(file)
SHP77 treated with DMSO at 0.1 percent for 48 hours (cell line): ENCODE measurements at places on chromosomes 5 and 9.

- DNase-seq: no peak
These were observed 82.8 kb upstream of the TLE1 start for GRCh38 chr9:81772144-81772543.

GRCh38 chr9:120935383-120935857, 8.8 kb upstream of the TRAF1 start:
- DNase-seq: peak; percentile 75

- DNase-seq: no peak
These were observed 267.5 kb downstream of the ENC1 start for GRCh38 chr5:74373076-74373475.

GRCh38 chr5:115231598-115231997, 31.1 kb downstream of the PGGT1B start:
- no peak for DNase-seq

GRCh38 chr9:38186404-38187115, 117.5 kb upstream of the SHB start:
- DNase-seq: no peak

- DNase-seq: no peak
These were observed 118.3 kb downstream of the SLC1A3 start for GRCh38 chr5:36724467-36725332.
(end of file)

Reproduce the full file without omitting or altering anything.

SHP77 treated with DMSO at 0.1 percent for 48 hours (cell line): ENCODE measurements at places on chromosomes 5 and 9.

- DNase-seq: no peak
These were observed 82.8 kb upstream of the TLE1 start for GRCh38 chr9:81772144-81772543.

GRCh38 chr9:120935383-120935857, 8.8 kb upstream of the TRAF1 start:
- DNase-seq: peak; percentile 75

- DNase-seq: no peak
These were observed 267.5 kb downstream of the ENC1 start for GRCh38 chr5:74373076-74373475.

GRCh38 chr5:115231598-115231997, 31.1 kb downstream of the PGGT1B start:
- no peak for DNase-seq

GRCh38 chr9:38186404-38187115, 117.5 kb upstream of the SHB start:
- DNase-seq: no peak

- DNase-seq: no peak
These were observed 118.3 kb downstream of the SLC1A3 start for GRCh38 chr5:36724467-36725332.